Posted by CARL
20th October 2014ce

Carreg Cennen (Sacred Well)

Carreg Cennen. An evocative name to the (somewhat protruding) ears of an Englishman first brought here by his father during 1983 (Cestyll '83, as I recall), a boy with a head filled with incoherent images of 'something' that perhaps existed before what was quickly becoming, to him, the complete bollocks of organised religion... the hymns we were forced to sing at school.... but took subconscious delight in defying. Even then. Something burning within, something subsumed deep in the folk memory. Ancient Britains. Not desert people. Christianity irrelevant.

I arrive today, in pouring rain, with more than an eye on re-visiting the not so distant (incredibly undervalued) hill fort of Garn Goch. Do so if you can. Parking in the rather busy car park, I wonder if it is actually a good idea to revisit times past? Would the somewhat cynical mind of the 45 year old render the magical experience of the initiate superfluous? In short, er, no. I purchase my ticket and ascend the track to the fortress perched upon its eyrie. The medieval fortifications are easily retrieved from my psyche... their imprint seared upon my impressionable mind years ago. Not so the very attractive lady - with idiosyncratic canine companion and perfect figure - engaged with capturing the vibe for posterity upon her DSLR. Pure class. Superlatives come as standard at Carreg Cennen, the mind thrown into overdrive, with carnal base thoughts vying for attention with those upon an altogether higher plane. Unfortunately the words do not flow from my brain to the tongue in any coherent manner.... as usual.

So... a rather steep flight of steps descend to a dark passage - lit by loop holes - to access the entrance to (one of) the caves which permeate this carboniferous limestone crag. This is something special, however. Really special indeed. The rough-hewn steps vanish into a more-or-less unfathomable gloom below.... so careful now. The eyes adjust a little, revealing a medieval outer wall, fashioned into 'pigeon holes' to accommodate, well, pigeons - funnily enough - to supplement the castle food supply. Within, a naked gash within the cliff face represents the threshold beyond which a torch will be required. To be fair I've been here before, feeling my way to the cave's terminus in utter darkness during the early 90's. Forgot a torch. And humans so need to appreciate where they are going, do they not? Ok, appreciate, if not necessarily understand.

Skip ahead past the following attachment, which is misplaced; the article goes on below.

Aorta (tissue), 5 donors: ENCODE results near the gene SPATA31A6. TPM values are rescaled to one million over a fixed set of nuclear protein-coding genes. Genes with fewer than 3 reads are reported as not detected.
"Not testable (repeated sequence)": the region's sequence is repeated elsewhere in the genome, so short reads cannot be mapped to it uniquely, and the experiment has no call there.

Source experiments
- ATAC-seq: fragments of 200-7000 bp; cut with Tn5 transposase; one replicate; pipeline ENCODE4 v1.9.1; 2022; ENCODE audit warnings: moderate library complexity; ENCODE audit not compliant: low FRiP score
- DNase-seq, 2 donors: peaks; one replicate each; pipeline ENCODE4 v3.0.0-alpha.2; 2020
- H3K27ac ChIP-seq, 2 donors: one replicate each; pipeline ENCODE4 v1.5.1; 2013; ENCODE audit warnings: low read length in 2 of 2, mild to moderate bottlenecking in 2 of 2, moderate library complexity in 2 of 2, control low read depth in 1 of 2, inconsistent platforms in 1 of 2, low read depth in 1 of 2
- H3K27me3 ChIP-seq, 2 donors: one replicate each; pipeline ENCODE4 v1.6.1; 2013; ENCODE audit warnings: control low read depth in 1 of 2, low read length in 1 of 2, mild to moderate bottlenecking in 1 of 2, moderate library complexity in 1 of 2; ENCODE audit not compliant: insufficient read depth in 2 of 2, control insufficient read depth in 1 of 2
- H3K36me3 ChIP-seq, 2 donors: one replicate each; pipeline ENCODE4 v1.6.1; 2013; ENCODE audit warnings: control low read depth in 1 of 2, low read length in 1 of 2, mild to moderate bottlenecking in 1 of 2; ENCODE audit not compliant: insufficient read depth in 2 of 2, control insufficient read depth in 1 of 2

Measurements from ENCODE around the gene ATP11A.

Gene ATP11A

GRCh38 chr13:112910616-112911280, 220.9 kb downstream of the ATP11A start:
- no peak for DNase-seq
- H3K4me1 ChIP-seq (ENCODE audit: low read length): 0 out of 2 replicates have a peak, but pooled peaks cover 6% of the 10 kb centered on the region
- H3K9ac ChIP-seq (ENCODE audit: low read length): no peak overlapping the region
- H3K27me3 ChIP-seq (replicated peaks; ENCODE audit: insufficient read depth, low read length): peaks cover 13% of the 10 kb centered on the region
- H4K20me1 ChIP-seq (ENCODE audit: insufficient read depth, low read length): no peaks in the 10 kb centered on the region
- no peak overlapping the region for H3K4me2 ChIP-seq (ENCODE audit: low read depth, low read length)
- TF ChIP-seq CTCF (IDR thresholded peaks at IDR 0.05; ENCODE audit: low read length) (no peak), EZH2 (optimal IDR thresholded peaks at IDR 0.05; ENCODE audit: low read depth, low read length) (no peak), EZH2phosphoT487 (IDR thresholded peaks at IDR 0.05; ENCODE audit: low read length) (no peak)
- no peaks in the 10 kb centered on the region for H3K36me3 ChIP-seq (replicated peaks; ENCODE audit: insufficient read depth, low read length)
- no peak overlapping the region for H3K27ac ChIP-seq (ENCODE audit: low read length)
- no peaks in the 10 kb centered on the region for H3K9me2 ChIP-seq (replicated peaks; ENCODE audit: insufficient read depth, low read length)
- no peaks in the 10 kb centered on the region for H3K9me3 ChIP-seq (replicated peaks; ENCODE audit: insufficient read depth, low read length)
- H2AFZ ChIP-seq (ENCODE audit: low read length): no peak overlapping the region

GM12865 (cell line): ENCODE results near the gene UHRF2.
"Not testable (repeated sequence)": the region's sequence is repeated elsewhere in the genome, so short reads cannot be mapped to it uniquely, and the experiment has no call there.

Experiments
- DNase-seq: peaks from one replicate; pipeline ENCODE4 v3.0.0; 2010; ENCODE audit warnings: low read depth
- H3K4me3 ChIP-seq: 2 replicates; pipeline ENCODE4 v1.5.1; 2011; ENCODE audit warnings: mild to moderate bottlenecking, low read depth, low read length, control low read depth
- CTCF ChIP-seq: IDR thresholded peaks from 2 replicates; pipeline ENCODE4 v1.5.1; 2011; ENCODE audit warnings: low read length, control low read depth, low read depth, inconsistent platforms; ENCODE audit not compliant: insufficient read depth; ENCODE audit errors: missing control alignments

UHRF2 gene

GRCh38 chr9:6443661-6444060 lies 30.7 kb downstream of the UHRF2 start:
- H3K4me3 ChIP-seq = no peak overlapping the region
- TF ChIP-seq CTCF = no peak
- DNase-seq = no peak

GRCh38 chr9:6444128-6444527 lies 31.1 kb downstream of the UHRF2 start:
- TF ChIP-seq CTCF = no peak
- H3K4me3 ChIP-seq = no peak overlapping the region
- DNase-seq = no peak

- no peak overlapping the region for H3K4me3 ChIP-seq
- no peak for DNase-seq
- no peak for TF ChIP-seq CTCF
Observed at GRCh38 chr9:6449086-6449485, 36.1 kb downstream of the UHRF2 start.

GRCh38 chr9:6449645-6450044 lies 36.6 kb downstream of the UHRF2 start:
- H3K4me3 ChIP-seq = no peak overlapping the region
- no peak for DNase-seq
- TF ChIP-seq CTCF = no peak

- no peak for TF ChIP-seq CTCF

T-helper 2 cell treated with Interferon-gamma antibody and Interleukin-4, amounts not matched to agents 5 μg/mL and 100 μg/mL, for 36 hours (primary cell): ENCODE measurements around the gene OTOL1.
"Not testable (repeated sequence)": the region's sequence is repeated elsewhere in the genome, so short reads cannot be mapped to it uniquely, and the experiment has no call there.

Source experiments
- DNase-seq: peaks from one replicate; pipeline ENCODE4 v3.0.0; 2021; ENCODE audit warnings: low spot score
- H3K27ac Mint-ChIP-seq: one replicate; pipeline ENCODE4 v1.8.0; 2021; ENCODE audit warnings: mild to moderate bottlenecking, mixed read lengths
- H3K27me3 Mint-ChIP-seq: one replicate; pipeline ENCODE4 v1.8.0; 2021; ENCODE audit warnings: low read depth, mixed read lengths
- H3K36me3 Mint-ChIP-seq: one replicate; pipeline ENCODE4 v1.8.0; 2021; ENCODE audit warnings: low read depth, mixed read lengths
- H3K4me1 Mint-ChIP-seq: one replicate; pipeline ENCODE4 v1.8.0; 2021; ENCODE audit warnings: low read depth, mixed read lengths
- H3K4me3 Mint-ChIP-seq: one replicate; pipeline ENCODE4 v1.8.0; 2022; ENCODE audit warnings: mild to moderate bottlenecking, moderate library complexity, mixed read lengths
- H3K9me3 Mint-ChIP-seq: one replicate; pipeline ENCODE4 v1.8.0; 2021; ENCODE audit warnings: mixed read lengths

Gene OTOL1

I've borrowed the Mam C's torch today..... and advance down the narrow, undulating passage toward the very underworld itself. The thought that pre-Ice Age people were laid to rest within here, a proto-chambered tomb if ever there was one, blows my mind, the floor of the cave suddenly descending to afflict a stumble, walls as luminescent as marble, as apparently hydrated as a cascade, yet ironically dry to the touch. I reach the end point of the cave, my heart pounding as if in homage to New Order's iconic Oberheim DMX drum machine, my breath clouding my vision as upon a sub-zero December morning, my camera lens overwhelmed with vapour. Here, upon the right hand flank, has been fashioned a small pool of water, inexorably replenished from water dripping from the roof. I extinguish the torch and eat my lunch in utter darkness, struggling to comprehend how such sensual deprivation can have such an opposite effect?